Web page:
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HSH Yacht Articles

Steering a boat without a rudder


Jeremy R. Hood

Have you ever thought what would happen if your rudder fell off when you were out sailing. The calamity is perhaps only one down from losing a mast. What would you do? Could you still steer the boat? This question was posed to me recently when I, along with a number of others, were taking a U.S. Sailing Instructors course. As part of the class we each had to present a short lesson and mine was steering a boat without a rudder!

Though not easy, this is possible and learning how will help you understand better how your boat sails and how best to tune the rigging and set the sails. Imagine you are out sailing on starboard tack with the wind on your beam (Fig 1). Your sails are working to propel the boat forwards and to leeward but the hull section below the waterline (Fig 2) including the keel (or centerboard) is resisting the motion to leeward and so your boat moves mainly forwards. This underwater section that stops the boat moving sideways is important. If the sideways push from the sails is too far forward or too aft the boat will pivot rather than move sideways and the boats course will change. To compensate for this happening the rudder is normally used to keep the boat on course. But without a rudder, the only way to keep on course is to set the sails so that no pivoting occurs.

The underwater section of the hull pivots around an imaginary point called the center of lateral resistance (CLR). If a push is applied at this point the boat would move exactly sideways. On a sloop rigged vessel the mast is placed close to the center of lateral resistance (though in practice it is always forward of this point). Now it becomes clear that if sailing only with a jib (Fig 3), the force of the sail will cause the boat to pivot and the bow to move to leeward. In other words, a boat with just a jib and without a rudder will turn away from the wind. The opposite happens with the mainsail (Fig 4) and the boat heads towards the wind. When the sails are set perfectly the forces from the jib and mainsail will be equal and the boat will be balanced (Fig 5). This is the ideal, and those sailors who win races will achieve this set nearly all of the time.

Without the rudder it should now be clear that you can steer the boat by using the sails. If you sheet in on the jib and let the mainsail luff then the boat will turn away from the wind; if you do the opposite and let the jib luff and sheet in on the main it will head up into the wind. By slight adjustments of the sail trim you will be able to steer!

The sails are not the only thing that can affect the way the boat sails. The weight of the crew is an important factor as is obvious when you watch any racing sailboat beat to windward with the crew all leaning out on the high side.

If the crew weight is too far forward, the underwater shape of the boat will change as the bow goes down and the stern comes up (Fig 6) with the result that the center of lateral resistance will move forward. Now there will be more sail area aft of the CLR than forward of it and the boat will try and turn up in to the wind. The opposite happens when crew weight is too aft. Moving the crew weight forward or aft will help steer the boat.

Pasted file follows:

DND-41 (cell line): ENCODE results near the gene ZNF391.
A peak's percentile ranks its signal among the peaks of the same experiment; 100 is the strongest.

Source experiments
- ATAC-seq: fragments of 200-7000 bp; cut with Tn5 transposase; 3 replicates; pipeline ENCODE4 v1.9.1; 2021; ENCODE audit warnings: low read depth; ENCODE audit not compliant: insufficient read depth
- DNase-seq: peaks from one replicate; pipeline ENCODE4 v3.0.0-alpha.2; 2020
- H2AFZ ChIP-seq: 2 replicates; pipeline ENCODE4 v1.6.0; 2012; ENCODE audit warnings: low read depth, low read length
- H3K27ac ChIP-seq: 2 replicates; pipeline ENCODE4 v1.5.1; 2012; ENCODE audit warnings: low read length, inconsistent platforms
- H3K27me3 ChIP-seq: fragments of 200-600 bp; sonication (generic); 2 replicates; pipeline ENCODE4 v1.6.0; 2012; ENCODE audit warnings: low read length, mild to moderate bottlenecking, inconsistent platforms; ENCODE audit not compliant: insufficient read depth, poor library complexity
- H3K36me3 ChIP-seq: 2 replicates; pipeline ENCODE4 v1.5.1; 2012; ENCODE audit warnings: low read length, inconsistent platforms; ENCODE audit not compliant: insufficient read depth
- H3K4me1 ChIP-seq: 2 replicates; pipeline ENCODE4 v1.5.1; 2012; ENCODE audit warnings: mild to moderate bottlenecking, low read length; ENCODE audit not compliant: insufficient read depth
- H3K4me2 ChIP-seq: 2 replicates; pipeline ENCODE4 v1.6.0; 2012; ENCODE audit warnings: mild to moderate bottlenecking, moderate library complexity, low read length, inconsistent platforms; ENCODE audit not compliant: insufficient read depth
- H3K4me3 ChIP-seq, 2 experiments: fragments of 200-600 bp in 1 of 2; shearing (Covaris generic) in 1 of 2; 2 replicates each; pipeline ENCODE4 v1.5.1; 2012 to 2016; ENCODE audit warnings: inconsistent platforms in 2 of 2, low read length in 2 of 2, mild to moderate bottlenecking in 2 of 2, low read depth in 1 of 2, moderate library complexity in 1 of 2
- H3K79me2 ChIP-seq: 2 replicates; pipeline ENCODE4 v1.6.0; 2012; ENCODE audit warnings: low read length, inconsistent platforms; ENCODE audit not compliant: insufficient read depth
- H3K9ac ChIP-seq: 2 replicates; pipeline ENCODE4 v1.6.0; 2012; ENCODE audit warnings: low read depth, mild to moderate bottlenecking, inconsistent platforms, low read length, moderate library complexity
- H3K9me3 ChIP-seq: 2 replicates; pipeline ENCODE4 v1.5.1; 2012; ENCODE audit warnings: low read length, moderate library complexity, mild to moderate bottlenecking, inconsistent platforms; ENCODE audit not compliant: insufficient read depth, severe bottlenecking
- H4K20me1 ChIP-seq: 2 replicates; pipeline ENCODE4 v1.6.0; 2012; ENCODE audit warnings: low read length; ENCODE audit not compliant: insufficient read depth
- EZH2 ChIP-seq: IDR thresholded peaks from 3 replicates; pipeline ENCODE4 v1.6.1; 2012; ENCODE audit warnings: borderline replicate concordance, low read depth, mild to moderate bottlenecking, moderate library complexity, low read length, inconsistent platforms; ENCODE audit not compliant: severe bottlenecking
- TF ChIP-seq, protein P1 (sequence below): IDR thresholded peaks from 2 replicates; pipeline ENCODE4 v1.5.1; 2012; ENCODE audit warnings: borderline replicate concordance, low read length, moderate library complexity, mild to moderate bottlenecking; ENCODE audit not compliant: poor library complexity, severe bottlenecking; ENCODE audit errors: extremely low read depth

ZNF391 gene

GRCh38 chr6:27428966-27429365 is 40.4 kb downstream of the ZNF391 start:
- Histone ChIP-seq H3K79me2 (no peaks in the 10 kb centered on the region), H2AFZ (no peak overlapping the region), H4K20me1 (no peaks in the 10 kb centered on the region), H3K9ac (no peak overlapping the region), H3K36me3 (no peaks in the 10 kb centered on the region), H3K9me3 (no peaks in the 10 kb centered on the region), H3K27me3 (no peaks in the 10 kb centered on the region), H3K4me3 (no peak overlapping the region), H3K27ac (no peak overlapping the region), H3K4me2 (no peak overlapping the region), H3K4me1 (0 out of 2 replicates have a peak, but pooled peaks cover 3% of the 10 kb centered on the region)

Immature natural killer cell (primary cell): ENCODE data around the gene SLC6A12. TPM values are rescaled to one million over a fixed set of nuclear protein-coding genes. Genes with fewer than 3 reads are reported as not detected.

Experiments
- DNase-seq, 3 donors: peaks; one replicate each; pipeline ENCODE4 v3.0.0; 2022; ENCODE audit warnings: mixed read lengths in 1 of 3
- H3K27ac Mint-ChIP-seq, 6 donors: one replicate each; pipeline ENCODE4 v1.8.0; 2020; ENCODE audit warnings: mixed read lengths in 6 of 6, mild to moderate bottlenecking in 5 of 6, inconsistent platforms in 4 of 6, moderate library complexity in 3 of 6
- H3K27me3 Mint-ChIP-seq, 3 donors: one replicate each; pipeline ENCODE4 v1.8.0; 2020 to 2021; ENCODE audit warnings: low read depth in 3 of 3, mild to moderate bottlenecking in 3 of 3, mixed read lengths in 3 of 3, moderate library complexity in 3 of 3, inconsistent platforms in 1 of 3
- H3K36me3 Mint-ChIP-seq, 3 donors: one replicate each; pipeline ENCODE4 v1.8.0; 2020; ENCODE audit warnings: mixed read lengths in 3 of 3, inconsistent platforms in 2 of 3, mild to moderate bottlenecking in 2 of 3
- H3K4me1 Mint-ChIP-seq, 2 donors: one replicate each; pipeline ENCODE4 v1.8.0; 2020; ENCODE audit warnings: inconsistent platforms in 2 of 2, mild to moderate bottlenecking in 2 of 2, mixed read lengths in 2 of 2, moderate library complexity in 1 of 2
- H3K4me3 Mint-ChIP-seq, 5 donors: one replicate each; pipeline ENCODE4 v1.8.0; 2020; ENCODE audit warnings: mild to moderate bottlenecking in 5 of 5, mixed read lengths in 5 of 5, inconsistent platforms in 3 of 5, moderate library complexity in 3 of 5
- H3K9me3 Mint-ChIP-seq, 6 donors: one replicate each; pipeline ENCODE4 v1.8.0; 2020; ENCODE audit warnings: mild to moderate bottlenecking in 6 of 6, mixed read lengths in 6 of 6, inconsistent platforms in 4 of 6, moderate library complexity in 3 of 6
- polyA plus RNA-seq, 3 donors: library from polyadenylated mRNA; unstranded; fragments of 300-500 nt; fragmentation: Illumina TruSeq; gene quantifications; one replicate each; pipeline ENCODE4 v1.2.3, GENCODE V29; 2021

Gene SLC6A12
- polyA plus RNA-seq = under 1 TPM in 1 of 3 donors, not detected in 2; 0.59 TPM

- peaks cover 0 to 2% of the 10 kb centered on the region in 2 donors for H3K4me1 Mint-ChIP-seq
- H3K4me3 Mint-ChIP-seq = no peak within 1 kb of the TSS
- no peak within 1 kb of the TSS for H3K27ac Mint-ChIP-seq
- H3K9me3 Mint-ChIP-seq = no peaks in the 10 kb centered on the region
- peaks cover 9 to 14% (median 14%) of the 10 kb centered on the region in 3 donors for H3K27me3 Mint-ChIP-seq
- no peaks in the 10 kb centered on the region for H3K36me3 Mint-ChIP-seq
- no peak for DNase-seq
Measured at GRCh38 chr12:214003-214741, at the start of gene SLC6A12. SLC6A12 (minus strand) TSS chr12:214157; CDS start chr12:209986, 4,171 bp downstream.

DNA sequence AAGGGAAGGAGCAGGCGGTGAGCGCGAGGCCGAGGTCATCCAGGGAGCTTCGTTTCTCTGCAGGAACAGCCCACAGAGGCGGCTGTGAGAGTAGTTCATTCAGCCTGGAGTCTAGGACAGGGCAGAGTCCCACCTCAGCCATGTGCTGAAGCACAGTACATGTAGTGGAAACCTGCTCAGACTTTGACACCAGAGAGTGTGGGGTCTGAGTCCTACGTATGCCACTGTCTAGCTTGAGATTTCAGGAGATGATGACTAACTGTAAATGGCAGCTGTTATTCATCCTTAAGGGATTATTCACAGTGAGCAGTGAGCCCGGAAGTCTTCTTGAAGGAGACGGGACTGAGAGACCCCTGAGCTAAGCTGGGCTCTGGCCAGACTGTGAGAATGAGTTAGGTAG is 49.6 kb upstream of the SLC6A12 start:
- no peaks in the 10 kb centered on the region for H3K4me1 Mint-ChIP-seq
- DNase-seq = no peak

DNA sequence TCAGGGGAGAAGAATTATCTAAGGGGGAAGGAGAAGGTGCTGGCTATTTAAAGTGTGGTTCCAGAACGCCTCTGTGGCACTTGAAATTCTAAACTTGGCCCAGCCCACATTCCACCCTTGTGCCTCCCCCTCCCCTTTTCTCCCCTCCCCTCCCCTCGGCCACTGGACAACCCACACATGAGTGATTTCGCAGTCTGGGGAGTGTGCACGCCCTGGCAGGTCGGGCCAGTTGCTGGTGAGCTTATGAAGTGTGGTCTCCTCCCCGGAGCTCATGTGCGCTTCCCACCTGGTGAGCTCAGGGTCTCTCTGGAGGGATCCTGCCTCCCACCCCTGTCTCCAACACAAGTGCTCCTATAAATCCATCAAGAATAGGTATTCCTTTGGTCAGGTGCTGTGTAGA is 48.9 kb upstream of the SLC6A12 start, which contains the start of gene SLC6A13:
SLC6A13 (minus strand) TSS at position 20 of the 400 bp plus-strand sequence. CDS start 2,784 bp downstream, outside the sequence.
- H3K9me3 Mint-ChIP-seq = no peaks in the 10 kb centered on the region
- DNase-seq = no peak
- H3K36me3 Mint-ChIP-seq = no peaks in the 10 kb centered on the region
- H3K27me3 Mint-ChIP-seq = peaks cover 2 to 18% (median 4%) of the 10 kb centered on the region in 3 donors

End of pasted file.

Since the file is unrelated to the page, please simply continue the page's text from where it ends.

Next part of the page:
When a sailboat heels over the effect is that it tries to turn up into the wind and to stop this happening a lot of weight is needed on the rudder. When the boat is upright, the combined force of the sails is directly above the center of forward resistance (CFR) of the hull (Fig 7). The sails push forward and the drag of the hull tries to prevent this. When the boat heels these forces are no longer above each other and the effect is to turn the boat into the wind (Fig 8). It is therefore desirable to keep the boat sailing as upright as possible to stop this happening and this explains why a racing crew is always on the windward side when beating. You can use this healing effect as another way to help steer a boat without a rudder.

And so when your rudder falls off you can steer your boat using the sails and the weight of the crew as follows:

To turn the boat into the wind you can:

  1. Sheet in mainsail and/or let out jib

  2. Move weight forward

  3. Heel boat to leeward

To turn boat away from wind you can:

  1. Let out mainsail and/or sheet in jib

  2. Move weight aft

  3. Heel boat to windward

Next time you are out sailing try tying your rudder amidships and using the sails and crew weight alone to steer the boat. This will certainly help you learn about how your boat handles and will help improve your sail trim. But one piece of advice. Don't try this when there are lots of other boats close by! The only time I have had to sail a boat without a rudder was back in England when I was dinghy sailing. A couple of miles from home our rudder broke off and we had to get back. We used sail trim and crew weight to steer but it was not easy. For a while we would do fine but suddenly we would find ourselves heading up, tacking and then gibing so that our course home took a rather circuitous route which included numerous pirouettes. From the air it must have looked like an extremely amateurish ballet under sail! But we did make it eventually.

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